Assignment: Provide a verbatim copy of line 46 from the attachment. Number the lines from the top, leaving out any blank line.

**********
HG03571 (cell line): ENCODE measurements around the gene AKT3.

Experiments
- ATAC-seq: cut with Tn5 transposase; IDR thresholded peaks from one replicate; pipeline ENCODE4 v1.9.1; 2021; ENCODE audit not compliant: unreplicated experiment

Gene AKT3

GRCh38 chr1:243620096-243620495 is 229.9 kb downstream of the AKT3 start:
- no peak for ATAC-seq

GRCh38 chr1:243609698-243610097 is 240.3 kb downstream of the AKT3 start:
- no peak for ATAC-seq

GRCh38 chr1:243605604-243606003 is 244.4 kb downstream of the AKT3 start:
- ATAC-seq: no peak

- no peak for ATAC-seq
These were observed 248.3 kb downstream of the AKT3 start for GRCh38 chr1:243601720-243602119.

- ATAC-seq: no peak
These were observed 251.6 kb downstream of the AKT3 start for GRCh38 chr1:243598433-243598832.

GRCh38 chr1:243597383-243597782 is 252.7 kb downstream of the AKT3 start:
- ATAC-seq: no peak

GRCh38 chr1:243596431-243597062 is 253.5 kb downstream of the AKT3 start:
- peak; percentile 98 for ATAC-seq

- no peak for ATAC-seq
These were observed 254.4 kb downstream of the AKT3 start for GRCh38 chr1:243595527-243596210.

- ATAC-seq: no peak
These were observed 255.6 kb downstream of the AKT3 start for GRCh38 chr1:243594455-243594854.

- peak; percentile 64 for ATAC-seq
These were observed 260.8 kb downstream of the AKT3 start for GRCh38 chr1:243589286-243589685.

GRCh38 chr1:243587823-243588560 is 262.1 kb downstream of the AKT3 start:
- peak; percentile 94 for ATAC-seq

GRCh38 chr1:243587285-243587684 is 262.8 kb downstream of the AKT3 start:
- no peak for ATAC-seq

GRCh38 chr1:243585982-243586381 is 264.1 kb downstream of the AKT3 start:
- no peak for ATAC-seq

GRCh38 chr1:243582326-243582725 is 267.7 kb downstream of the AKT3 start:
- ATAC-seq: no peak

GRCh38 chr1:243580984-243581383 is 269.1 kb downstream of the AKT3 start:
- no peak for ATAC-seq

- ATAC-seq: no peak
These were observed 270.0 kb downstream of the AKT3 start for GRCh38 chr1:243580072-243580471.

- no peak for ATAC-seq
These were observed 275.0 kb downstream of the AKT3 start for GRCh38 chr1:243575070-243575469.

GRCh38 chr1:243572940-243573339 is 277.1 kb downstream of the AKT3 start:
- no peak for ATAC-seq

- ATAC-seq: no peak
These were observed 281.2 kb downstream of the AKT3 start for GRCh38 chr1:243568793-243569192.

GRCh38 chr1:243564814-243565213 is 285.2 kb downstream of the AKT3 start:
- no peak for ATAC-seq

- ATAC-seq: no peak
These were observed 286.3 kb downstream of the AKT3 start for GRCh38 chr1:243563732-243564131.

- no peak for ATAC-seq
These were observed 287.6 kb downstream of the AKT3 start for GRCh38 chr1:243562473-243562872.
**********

These were observed 286.3 kb downstream of the AKT3 start for GRCh38 chr1:243563732-243564131.